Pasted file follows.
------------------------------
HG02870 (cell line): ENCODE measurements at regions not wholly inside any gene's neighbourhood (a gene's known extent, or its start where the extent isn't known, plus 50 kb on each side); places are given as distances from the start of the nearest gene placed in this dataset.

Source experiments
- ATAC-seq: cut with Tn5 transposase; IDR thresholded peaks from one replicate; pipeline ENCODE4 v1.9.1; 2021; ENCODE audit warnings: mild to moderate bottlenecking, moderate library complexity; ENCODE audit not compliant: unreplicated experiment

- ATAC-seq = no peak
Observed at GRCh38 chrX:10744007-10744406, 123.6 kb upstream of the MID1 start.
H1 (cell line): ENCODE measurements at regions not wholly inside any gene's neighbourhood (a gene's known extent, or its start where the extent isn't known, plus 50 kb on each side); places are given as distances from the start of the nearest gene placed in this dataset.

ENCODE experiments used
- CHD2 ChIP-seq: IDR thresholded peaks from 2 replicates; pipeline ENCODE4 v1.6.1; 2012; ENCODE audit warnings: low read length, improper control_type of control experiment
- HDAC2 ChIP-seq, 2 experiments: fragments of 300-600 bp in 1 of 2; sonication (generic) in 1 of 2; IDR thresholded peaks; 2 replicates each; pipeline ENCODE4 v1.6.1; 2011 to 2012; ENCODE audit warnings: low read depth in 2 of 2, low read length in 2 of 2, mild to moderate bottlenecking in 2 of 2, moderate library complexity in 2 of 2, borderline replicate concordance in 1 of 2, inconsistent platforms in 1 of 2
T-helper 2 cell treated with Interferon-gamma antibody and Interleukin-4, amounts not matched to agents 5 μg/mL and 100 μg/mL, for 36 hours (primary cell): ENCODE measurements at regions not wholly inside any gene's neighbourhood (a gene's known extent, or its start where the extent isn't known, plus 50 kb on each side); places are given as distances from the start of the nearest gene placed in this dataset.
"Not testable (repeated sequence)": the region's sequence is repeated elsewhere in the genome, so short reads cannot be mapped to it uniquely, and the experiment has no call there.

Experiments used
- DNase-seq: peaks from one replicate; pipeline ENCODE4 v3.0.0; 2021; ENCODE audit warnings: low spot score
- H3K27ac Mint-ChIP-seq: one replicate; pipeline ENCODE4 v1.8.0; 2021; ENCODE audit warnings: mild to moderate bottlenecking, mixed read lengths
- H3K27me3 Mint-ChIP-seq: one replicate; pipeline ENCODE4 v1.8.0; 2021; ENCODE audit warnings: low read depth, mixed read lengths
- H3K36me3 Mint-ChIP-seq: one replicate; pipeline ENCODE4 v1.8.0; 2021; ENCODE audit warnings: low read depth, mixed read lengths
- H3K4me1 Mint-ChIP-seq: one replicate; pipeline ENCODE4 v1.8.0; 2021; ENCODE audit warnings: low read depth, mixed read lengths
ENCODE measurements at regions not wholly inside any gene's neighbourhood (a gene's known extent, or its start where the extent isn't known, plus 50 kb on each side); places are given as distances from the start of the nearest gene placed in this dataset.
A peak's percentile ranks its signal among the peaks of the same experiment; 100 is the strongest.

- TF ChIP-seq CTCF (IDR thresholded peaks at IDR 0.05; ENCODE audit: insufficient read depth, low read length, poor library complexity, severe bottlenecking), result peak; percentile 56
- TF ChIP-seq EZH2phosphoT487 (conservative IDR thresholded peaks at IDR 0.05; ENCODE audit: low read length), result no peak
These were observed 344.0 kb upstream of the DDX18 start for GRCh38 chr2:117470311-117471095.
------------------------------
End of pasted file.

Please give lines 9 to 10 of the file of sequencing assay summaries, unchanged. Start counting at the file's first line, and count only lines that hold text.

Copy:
- HDAC2 ChIP-seq, 2 experiments: fragments of 300-600 bp in 1 of 2; sonication (generic) in 1 of 2; IDR thresholded peaks; 2 replicates each; pipeline ENCODE4 v1.6.1; 2011 to 2012; ENCODE audit warnings: low read depth in 2 of 2, low read length in 2 of 2, mild to moderate bottlenecking in 2 of 2, moderate library complexity in 2 of 2, borderline replicate concordance in 1 of 2, inconsistent platforms in 1 of 2
T-helper 2 cell treated with Interferon-gamma antibody and Interleukin-4, amounts not matched to agents 5 μg/mL and 100 μg/mL, for 36 hours (primary cell): ENCODE measurements at regions not wholly inside any gene's neighbourhood (a gene's known extent, or its start where the extent isn't known, plus 50 kb on each side); places are given as distances from the start of the nearest gene placed in this dataset.